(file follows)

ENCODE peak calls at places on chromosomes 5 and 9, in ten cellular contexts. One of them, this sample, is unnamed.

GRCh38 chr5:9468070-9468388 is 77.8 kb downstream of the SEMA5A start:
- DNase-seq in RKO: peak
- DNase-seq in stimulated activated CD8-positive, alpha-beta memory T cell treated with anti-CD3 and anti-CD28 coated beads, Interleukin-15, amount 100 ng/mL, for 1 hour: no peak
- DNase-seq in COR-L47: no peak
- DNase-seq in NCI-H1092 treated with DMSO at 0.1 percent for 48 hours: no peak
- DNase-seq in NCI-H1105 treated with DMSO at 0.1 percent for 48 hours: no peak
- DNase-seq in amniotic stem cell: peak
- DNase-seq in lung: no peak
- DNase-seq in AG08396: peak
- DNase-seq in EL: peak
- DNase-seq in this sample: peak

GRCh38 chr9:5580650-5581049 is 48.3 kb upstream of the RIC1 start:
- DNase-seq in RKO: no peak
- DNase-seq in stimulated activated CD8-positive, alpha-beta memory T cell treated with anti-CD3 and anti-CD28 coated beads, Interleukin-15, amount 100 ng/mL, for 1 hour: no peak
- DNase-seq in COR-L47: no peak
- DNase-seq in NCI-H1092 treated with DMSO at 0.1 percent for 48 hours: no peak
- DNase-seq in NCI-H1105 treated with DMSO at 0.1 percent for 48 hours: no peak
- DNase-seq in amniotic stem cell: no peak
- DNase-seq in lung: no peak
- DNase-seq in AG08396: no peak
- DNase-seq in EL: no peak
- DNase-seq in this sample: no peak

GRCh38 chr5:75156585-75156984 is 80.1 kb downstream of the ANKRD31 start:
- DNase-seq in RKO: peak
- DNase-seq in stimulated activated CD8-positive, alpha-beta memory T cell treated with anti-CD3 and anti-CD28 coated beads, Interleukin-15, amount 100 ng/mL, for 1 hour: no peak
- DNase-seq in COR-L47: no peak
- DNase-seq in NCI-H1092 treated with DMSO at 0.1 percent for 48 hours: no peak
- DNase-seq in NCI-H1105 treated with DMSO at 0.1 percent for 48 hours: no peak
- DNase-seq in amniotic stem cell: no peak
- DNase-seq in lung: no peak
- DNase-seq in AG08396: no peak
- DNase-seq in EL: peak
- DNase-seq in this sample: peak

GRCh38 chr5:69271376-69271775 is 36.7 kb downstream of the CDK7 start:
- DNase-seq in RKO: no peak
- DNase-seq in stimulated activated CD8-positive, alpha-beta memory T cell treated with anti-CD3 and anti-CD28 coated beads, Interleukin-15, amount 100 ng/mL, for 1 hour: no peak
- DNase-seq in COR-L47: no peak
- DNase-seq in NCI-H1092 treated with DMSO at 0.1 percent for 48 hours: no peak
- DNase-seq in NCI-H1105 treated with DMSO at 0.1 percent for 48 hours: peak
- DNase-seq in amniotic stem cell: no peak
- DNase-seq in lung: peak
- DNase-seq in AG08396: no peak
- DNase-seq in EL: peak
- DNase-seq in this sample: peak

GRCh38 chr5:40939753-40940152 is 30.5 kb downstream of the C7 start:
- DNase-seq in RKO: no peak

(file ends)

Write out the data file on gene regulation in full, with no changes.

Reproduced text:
ENCODE peak calls at places on chromosomes 5 and 9, in ten cellular contexts. One of them, this sample, is unnamed.

GRCh38 chr5:9468070-9468388 is 77.8 kb downstream of the SEMA5A start:
- DNase-seq in RKO: peak
- DNase-seq in stimulated activated CD8-positive, alpha-beta memory T cell treated with anti-CD3 and anti-CD28 coated beads, Interleukin-15, amount 100 ng/mL, for 1 hour: no peak
- DNase-seq in COR-L47: no peak
- DNase-seq in NCI-H1092 treated with DMSO at 0.1 percent for 48 hours: no peak
- DNase-seq in NCI-H1105 treated with DMSO at 0.1 percent for 48 hours: no peak
- DNase-seq in amniotic stem cell: peak
- DNase-seq in lung: no peak
- DNase-seq in AG08396: peak
- DNase-seq in EL: peak
- DNase-seq in this sample: peak

GRCh38 chr9:5580650-5581049 is 48.3 kb upstream of the RIC1 start:
- DNase-seq in RKO: no peak
- DNase-seq in stimulated activated CD8-positive, alpha-beta memory T cell treated with anti-CD3 and anti-CD28 coated beads, Interleukin-15, amount 100 ng/mL, for 1 hour: no peak
- DNase-seq in COR-L47: no peak
- DNase-seq in NCI-H1092 treated with DMSO at 0.1 percent for 48 hours: no peak
- DNase-seq in NCI-H1105 treated with DMSO at 0.1 percent for 48 hours: no peak
- DNase-seq in amniotic stem cell: no peak
- DNase-seq in lung: no peak
- DNase-seq in AG08396: no peak
- DNase-seq in EL: no peak
- DNase-seq in this sample: no peak

GRCh38 chr5:75156585-75156984 is 80.1 kb downstream of the ANKRD31 start:
- DNase-seq in RKO: peak
- DNase-seq in stimulated activated CD8-positive, alpha-beta memory T cell treated with anti-CD3 and anti-CD28 coated beads, Interleukin-15, amount 100 ng/mL, for 1 hour: no peak
- DNase-seq in COR-L47: no peak
- DNase-seq in NCI-H1092 treated with DMSO at 0.1 percent for 48 hours: no peak
- DNase-seq in NCI-H1105 treated with DMSO at 0.1 percent for 48 hours: no peak
- DNase-seq in amniotic stem cell: no peak
- DNase-seq in lung: no peak
- DNase-seq in AG08396: no peak
- DNase-seq in EL: peak
- DNase-seq in this sample: peak

GRCh38 chr5:69271376-69271775 is 36.7 kb downstream of the CDK7 start:
- DNase-seq in RKO: no peak
- DNase-seq in stimulated activated CD8-positive, alpha-beta memory T cell treated with anti-CD3 and anti-CD28 coated beads, Interleukin-15, amount 100 ng/mL, for 1 hour: no peak
- DNase-seq in COR-L47: no peak
- DNase-seq in NCI-H1092 treated with DMSO at 0.1 percent for 48 hours: no peak
- DNase-seq in NCI-H1105 treated with DMSO at 0.1 percent for 48 hours: peak
- DNase-seq in amniotic stem cell: no peak
- DNase-seq in lung: peak
- DNase-seq in AG08396: no peak
- DNase-seq in EL: peak
- DNase-seq in this sample: peak

GRCh38 chr5:40939753-40940152 is 30.5 kb downstream of the C7 start:
- DNase-seq in RKO: no peak